#1
so guys im doing an essay for class and im kinda stumped on finding some evidence on samples that support my thesis (New technological advances in the music industry are creating an unfair advantage which is leading to false talent.) so i realize that this argument can go either way, and no im not looking for a brawl of opinions cause im on both sides for this one, but however i am exploring the point of that the use of samples and loops are falsifying music in a way that less and less talent is required to actually be (or appear to be) a good musician on a wide scale.

so in essence, can you guys pitch me some ideas or reasons why you think (or someone else if you can find it drop a link!) that samples and loops are creating an unfair advantage that takes away from real talent in the music industry, that be a great help!

on a side note, while i think that loops and samples can count as "cheating" in a way i also believe that they can add much dynamic and texture to music which is pushing the boundaries to create more and more, complex and chart toping music, everything has a middle balance that can either be employed or abused.
Last edited by -x-ERic-x- at Oct 15, 2009,
#2
That's stupid, I can only think of things that DON'T support it.
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#3
I think you should write about drum sampling as in programs like Addictive drums and Drumkit from hell which are replicating full drum kit sounds almost to perfection. So I can sit in my study, program drums all day by clicking squares on a timeline instead of learning drums for 8 or so years and also the quality is amazing considering even if I did have a drumkit and was skilled, my drumkit would not sound professional at all.
#4
Since I believe my intelligence has been attacked, this looks to me to be a perfect example to redeem myself in your (seemingly omniscient) eyes.

To be able to justify a statement as bold as "samples and loops are creating an unfair advantage that takes away from real talent in the music industry", you must first define "real talent". Believe it or not, talent is a subjective word, particularly when it comes to the creative arts. What is talent to you is certainly not talent to the next musician. By talent, you could mean a number of things: technical skill, songwriting skill, application and knowledge of music theory, etc...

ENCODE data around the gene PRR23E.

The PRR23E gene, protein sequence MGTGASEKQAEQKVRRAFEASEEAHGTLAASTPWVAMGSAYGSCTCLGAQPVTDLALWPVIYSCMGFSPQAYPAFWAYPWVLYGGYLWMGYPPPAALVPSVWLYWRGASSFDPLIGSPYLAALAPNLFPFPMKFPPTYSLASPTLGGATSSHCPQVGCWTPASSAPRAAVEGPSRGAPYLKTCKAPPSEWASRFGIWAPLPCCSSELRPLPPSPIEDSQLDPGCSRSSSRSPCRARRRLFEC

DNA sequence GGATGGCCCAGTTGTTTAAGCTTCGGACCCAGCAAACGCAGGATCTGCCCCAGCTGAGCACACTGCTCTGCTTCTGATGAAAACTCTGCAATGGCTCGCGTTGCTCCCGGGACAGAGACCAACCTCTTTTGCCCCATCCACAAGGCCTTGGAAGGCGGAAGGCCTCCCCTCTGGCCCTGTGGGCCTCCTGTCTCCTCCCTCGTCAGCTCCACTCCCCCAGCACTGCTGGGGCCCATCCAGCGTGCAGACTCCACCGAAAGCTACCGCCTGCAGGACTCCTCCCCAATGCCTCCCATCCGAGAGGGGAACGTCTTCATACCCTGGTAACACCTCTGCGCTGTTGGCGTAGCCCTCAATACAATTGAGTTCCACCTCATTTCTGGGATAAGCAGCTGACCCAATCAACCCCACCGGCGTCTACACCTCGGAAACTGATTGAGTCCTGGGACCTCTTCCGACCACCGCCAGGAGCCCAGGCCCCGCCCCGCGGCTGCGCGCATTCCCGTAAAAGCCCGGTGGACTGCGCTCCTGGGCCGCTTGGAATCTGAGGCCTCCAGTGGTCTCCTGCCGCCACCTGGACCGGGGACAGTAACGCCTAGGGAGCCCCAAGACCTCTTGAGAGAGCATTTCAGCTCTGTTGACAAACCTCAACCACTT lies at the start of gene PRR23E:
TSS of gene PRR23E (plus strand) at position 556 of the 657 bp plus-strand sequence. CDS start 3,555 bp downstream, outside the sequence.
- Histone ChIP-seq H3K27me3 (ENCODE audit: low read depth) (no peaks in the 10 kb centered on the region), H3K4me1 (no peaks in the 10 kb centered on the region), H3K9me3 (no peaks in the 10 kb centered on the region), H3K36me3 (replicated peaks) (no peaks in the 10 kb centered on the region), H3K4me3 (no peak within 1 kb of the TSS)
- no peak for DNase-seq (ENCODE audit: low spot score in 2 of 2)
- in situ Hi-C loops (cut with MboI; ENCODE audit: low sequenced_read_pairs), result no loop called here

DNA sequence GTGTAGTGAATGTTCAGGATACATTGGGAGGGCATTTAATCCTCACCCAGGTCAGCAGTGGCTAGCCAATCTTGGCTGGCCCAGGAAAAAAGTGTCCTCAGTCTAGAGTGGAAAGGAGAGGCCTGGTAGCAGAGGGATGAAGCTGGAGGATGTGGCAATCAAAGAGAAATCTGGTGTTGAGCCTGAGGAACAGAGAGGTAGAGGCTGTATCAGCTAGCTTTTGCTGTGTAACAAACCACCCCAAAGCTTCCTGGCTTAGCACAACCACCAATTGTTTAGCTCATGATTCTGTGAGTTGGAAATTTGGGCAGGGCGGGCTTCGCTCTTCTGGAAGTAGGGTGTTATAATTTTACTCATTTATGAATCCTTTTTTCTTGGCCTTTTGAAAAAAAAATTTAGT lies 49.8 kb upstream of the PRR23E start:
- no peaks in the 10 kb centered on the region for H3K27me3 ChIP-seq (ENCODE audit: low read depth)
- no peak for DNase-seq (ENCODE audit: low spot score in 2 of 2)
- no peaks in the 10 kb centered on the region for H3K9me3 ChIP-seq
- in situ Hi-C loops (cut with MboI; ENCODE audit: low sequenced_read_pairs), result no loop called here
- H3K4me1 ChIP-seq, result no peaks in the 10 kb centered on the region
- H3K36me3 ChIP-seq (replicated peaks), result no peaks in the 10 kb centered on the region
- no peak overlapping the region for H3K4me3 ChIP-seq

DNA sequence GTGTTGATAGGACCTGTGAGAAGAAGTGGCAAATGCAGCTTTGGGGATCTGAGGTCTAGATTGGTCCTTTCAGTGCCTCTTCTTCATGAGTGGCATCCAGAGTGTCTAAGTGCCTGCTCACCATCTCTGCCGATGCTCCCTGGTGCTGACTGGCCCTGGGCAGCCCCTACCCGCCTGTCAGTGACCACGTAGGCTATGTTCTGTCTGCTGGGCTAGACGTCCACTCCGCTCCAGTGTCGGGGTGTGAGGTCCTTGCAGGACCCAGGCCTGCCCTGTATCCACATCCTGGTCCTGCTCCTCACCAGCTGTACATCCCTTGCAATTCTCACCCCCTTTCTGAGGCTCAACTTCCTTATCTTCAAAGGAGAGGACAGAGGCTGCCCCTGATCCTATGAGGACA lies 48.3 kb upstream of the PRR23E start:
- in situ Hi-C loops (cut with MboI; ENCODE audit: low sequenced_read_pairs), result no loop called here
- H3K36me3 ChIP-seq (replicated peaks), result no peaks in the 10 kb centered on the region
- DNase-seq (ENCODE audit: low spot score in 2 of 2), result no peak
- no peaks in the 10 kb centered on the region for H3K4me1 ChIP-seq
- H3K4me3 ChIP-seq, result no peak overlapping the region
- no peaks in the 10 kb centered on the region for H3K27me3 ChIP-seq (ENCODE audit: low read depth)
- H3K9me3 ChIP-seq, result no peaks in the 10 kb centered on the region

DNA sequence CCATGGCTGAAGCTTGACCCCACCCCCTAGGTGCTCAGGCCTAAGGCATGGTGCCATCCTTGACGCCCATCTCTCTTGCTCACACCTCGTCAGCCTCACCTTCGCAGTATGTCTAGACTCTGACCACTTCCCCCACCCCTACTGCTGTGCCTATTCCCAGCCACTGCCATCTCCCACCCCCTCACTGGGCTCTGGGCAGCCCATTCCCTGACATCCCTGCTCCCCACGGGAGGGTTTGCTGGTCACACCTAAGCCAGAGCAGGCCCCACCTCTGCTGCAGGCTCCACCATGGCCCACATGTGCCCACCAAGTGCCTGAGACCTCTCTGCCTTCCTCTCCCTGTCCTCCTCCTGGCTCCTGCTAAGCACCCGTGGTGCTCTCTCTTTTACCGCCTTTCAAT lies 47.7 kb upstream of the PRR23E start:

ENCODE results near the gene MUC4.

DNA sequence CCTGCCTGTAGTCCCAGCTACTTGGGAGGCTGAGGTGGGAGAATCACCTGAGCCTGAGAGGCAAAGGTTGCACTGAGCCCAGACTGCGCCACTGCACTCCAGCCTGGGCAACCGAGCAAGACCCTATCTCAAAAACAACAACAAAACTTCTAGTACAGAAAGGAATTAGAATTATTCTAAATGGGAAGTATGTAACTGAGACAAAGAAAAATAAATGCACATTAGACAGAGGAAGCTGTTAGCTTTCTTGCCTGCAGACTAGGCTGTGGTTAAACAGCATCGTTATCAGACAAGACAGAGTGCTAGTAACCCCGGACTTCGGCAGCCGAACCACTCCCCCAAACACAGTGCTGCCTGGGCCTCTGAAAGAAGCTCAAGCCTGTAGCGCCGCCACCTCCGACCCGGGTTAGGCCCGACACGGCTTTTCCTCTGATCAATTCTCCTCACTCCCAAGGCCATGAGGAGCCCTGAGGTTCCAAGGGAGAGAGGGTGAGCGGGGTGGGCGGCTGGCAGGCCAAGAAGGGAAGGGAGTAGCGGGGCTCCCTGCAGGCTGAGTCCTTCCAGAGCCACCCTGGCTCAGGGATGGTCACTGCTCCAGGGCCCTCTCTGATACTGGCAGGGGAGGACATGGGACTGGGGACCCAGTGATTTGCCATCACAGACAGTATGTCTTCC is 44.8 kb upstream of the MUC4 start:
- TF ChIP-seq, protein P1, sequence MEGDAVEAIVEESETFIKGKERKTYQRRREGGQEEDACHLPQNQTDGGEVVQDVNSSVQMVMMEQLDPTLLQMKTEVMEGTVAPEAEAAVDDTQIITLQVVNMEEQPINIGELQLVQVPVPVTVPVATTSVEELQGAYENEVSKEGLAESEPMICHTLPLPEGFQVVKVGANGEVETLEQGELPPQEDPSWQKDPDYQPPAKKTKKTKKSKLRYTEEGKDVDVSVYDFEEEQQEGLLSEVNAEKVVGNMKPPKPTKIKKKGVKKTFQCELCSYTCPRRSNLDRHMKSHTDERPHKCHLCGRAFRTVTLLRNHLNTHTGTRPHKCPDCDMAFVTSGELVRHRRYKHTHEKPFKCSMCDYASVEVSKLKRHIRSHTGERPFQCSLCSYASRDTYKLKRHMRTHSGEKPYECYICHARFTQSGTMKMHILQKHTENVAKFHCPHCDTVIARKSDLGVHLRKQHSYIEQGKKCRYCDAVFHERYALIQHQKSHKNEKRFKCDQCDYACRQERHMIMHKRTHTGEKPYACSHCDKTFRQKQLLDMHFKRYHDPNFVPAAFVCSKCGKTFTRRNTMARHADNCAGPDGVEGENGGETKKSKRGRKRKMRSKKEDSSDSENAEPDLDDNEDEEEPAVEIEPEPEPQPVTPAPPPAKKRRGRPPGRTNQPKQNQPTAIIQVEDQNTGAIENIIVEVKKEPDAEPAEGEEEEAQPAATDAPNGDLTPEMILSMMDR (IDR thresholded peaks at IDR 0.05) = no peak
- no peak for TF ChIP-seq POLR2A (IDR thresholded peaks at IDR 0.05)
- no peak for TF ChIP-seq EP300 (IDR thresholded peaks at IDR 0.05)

I understand that you say that you think it can "go both ways", but you're really going to have to specify in which cases the use of new technology can be good, and in which cases it is bad and why. If you're going to support the statement that " loops and samples can count as 'cheating'", you're really going to need to explain your point of view. If you mean technical skill when you say skill, then I think I should point out that neither loopers nor any pedals can be used to fake technical skill (unless you simply mean speeding up recordings, but there's nothing new about that), especially not in a gigging situation. If, on the other hand, you mean songwiting skill, then I need to point out that, if anything, it could be argued that new technology like loopers and all sorts of unconventional effects add to the palette of sounds available to a musician, and that they provide opportunities for songwiters to create sounds that were previously impossible to create. A skilled songwriter will be able to incorporate such devices into his/her array of sounds, whereas an unskilled one may not be capable of doing so effectively; in this case, it could be said that new technology allows some musicians to truly demonstrate their ability to compose. In addition, loopers provide the possibility of "jamming" alone, which means that some artists who would usually not be able to craft songs without the aid of other band members are able to write music on their own. Lastly, if by skill you actually mean knowledge of theory, then I can't think of anything that could realistically support the statement that technology creates the illusion of talent, since a musician who does not understand how notes relate to each-other still will not understand how notes relate to each-other, no matter how much technology is used.

Also, I think it's really important to point out to you that for anything to be "unfair", it must not give everyone an equal opportunity. Last I looked, anyone with $100 USD can walk into a store and purchase a cheap looper, so I don't really think the statement that "samples and loops are creating an unfair advantage" can be supported by any means. As far as I can tell, anyone who honestly believes (and I'm not saying that you do; I realise that this is all part of a school assignment) that they are creating an unfair advantage simply doesn't know how to incorporate loops into their music, or else plays a genre of musical that doesn't ordinarily rely on loops, causing them to dismiss it as "not real music", the same way that a classical or jazz musician would dismiss many heavy metal techniques as "not music".
Last edited by toyboxmonster at Oct 16, 2009,